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Ruby off the Rails?

Time was ... "if it's Ruby it must be Rails". The Ruby on Rails framework was the initial killer application that brought the Ruby language to the attention of many, and was so prevelant that it masked other excellent uses. So I'm delighted to see significant other uses of Ruby growing in addition to its use in Rails. Ruby is an excellent, and still underrated, "scripting" language, taking the eclectic best principles from Perl 5 and adding a true underlying Object Oriented philospohy and foundations.

I'm giving a Ruby course this week; I will be running a day to introduce Rails on Friday, but up to that point we're looking at the language - for delegates who are new to programming, rather than for programmers converting from something else. It's our Learning to program in Ruby course.

For readers who may be familiar with programming in other languages, may I present an elegant script which I wrote at the end of yesterday - [here]. I've taken all the records in a data file, each of which contains data about a UK railway station, and created an object from each. I've then enquired of the objects looking for stations where traffic has grown almost five times in six years, and reported on that selected few. That's the overview ... now for the code ...

Open the file of data, and initialiase an "array" to hold each station:

  fh = File.new "railstats.xyz"
  stns = []


Read each station into the array, converting the data on each line from a string of text to a format that's easily useable:

  while (lyne = fh.gets)
    stns.push Station.new(lyne)
  end


Loop through each of the places where there's a station, reporting on the growth if it's between 4.5 and 5 times:

  for place in stns
    growth = place.getgrowth
    if growth > 4.5 and growth < 5.0
      puts "Growth #{growth} at #{place.getname}"
    end
  end


Of course, much of the work that's done here is in the piece of code that defines a Station, how it works and what we can do with it. For the purposes of this demonstration I included the definition in the same program file (it means that the delagates can see it all in one window, and that you can download it all in a single file) ... for a live and developing suite of applications, I would share the station definition between programs by wrining it in a separate file and then calling it up with a require statement.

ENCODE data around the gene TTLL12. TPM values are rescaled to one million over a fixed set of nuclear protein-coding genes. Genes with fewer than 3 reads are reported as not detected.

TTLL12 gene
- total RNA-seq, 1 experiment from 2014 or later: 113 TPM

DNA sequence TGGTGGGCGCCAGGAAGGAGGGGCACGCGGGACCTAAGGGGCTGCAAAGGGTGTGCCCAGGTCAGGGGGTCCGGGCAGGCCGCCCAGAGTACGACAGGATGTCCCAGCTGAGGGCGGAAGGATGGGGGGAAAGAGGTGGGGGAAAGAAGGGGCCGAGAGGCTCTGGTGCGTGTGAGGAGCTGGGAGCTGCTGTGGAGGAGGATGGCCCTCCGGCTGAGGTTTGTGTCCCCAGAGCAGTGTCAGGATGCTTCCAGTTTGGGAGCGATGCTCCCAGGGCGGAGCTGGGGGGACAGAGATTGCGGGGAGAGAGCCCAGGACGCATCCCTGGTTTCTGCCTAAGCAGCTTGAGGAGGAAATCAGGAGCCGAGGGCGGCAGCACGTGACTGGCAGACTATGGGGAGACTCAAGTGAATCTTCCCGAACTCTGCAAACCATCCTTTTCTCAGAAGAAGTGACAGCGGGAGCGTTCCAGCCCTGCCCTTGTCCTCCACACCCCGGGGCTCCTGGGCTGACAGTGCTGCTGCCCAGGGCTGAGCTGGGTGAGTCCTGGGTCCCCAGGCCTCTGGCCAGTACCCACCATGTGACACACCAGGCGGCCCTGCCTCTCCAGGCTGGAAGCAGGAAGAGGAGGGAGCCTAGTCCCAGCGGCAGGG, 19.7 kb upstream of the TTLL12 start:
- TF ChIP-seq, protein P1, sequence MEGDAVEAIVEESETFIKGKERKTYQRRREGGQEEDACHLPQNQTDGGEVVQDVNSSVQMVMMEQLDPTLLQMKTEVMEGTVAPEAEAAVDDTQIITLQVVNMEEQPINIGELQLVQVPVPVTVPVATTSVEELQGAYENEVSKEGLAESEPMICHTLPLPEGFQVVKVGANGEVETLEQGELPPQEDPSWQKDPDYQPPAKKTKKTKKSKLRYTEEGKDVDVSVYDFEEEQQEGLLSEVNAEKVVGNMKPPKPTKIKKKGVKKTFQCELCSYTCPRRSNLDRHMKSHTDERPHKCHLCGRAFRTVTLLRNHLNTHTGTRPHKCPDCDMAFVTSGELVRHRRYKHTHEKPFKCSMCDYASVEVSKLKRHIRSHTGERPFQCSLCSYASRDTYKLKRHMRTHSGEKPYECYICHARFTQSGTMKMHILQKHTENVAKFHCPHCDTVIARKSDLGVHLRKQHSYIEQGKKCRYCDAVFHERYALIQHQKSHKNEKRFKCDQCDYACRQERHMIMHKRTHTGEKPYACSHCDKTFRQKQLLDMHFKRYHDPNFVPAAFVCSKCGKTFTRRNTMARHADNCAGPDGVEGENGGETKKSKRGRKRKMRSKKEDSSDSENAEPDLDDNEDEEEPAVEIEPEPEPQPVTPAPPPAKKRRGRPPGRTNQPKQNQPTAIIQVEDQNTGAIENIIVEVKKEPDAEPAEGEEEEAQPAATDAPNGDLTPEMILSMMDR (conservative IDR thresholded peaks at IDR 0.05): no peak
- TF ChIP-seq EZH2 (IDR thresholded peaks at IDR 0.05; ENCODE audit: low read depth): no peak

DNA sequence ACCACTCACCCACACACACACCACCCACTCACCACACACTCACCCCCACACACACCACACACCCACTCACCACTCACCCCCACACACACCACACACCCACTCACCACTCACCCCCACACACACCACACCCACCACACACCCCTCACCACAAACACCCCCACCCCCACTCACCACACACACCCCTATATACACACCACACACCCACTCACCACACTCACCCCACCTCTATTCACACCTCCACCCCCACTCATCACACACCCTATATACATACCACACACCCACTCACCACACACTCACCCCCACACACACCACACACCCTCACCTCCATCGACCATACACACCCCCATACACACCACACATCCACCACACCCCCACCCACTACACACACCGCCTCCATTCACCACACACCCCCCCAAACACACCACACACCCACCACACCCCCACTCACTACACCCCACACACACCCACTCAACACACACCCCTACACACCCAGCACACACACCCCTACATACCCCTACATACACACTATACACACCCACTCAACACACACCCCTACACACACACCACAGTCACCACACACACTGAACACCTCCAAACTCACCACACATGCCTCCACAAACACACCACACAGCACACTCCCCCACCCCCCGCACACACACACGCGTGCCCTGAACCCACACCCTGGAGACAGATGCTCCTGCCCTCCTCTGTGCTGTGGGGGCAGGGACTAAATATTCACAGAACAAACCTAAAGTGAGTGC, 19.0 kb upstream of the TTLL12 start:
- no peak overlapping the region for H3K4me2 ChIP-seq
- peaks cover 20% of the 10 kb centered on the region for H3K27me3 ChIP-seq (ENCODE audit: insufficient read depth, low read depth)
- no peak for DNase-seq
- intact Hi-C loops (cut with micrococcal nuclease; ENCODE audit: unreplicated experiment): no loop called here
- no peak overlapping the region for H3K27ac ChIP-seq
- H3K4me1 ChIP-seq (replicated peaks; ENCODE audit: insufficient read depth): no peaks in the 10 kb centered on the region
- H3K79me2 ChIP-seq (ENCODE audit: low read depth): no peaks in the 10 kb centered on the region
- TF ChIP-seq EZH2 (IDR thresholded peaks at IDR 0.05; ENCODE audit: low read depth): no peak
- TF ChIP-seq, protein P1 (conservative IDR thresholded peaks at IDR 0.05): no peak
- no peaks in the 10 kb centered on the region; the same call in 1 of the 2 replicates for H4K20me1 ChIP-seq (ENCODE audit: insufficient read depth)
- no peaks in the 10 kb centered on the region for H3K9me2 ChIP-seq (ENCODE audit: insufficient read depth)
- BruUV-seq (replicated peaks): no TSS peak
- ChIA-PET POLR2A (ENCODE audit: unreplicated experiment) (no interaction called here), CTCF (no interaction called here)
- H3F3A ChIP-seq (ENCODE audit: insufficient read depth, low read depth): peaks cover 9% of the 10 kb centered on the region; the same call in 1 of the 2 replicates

Anyway - the definintion of a "Station":

  class Station
    def initialize(record_text)
      @fdc, @tlc, @postcode, @gridref,
      @lati, @longi, @name, @t2005,
      @t2006, @t2007, @t2008,
      @t2009, @t2010 = record_text.chomp.split "\t"
    end
    def getgrowth
      return 1.0 if @t2005 == "NULL" or @t2010 == "NULL"
      @t2010.to_f / @t2005.to_f
    end
    def getname
      return @name
    end
  end


There's a great deal more that I could do there, and some design decisions made ... I've elected to name each element from each line and to store them in separate variables not an array, but I've elected to store them all as strings rather than make conversions to other types. I've decided to leave the logic to work out whether or not I can calculate a growth factor until the code is asked for such a factor rather than doing so as soon as each Station is set up, and I've decided that if I can't calculate a growth factor, I'll treat the station as if it had neither growth nor a loss in traffic. The beauty of the structure that Ruby has let me employ is that all these detailed decisions can be left up to the station 'expert' and hidden in this class definition. The person calling the code shown earlier just need to know what questions to ask and how to handle the answers. This 'hidden within' approach is known as encapsulation if you would like a posh word for it.

You can download the data (it's extracted from public data provided by the Office of the Rail Regulator and the Department for Transport amongst others) from [here]. Output looks like this:

  munchkin:rs grahamellis$ ruby thirdrail
  Growth 4.84424038039829 at Bradford Forster Square
  Growth 4.69588971475764 at London Fields
  Growth 4.88378896251115 at Hackney Wick
  Growth 4.62891340332681 at Maghull
  Growth 4.91176855609373 at South Tottenham
  Growth 4.60778231652162 at West Hampstead Thameslink
  Growth 4.72221717401181 at Brondesbury Park
  Growth 4.725 at Havenhouse
  Growth 4.97251091015432 at Ore
  Growth 4.64773309666371 at Worcester Foregate Street
  munchkin:rs grahamellis$


... none of which I have any photos of to illustrate the article ...

My subject line asks "Ruby off the Rails?". Most certainly it is not. It's an excellent language, and this week's a real pleasure letting me introduce programming through Ruby to a group of delegates on our course.

(written 2011-09-06, updated 2013-01-01)

 
Associated topics are indexed as below, or enter http://melksh.am/nnnn for individual articles
R105 - Ruby - Classes and Objects
  [4502] Reading and parsing a JSON object in Ruby - (2015-06-01)
  [4009] Clear, concise examples - Ruby classes and objects. - (2013-02-17)
  [2651] Calculation within objects - early, last minute, or cached? - (2010-02-26)
  [2616] Defining a static method - Java, Python and Ruby - (2010-02-01)
  [2609] Scope of variables - important to Ruby on Rails - (2010-01-31)
  [2603] Ruby objects - a primer - (2010-01-29)
  [2292] Object Orientation in Ruby - intermediate examples - (2009-07-16)
  [1925] Introduction to Object Oriented Programming - (2008-12-06)
  [983] Blessing in Perl / Member variable in Ruby - (2006-12-14)


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